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February 19, 2007



You've got that right, girl. I have a 12 year old and a 16 year old and we're going through that Other Kind of Sleepless now. And yeah, it's better, and it's worse, and it's different. But I think overall it's better.


I wrote something very similar a couple of months ago. Once upon a time I used to joke those moms using the "1, 2, 3" method, but after reading "1-2-3 Magic" and implementing it at home - I now swear by it. It has all but stopped the kicking, hitting, etc.


My daughter has just started to really test me, and today my babysitter suggested it was because of her new baby cousin that lives with us. It does make sense that she'd see the competition and want to cling to me but also toy with me a bit. I'm trying hard to be consistent and discipline her, but I miss the good old days when bedtime and every little thing wasn't such a struggle. I still have faith, though, that if we do a good job through the preschool years, it'll make the next years after that much easier. Watch those nanny shows on TV and you'll probably feel better about doing the work now rather than later...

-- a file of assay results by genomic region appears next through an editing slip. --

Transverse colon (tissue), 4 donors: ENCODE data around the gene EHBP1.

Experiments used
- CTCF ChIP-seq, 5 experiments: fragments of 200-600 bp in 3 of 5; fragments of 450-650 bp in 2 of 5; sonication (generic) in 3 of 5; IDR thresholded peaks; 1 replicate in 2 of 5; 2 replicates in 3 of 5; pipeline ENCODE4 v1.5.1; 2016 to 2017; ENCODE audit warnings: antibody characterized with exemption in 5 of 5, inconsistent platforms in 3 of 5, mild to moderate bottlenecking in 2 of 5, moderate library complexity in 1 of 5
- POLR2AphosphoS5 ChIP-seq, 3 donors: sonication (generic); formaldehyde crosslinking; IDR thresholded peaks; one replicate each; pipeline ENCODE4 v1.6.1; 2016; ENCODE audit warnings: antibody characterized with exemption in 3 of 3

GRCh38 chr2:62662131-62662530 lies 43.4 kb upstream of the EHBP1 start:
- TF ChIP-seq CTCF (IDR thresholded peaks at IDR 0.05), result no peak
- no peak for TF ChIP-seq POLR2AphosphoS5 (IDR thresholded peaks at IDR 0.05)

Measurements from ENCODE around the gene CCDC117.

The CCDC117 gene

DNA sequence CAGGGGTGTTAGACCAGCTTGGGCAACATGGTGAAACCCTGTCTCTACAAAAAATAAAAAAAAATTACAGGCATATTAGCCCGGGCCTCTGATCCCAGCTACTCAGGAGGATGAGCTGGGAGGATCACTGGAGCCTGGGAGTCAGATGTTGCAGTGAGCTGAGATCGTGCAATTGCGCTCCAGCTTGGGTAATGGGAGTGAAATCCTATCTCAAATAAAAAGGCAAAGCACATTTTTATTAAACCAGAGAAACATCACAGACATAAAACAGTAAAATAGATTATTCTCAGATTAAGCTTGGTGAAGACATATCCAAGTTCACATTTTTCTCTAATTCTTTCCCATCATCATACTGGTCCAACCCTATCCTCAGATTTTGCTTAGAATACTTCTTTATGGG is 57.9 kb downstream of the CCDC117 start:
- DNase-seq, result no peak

I agree that, as your child gets older, the opinion seems to be that there are not many problems. I have a six year old and feel like there is not much support for moms with kids this "old" It's like your kid is grown and on his way. But even six year olds have issues as equally stressful as teething and tantrums. I would say my boy has challenged me more in the last year than he did as a toddler (he never threw tantrums then!)


Sleepless nights.. amen, sister. Meanwhile, don't forget that tantrums at age 3 or so are abso horrid! And all that anger about the new baby just compounds it.


Did our parents doubt themselves as enthusiastically as we do? On bad days I can't find enough nasty things to say about my mothering skills. On better days I can give myself a bit of a break, and allow as maybe, perhaps I haven't ruined my kids completely, at least not yet. Who knows? But -- if we didn't doubt ourselves and our parenting skills, it'd be much more worrisome. At least we try to improve.

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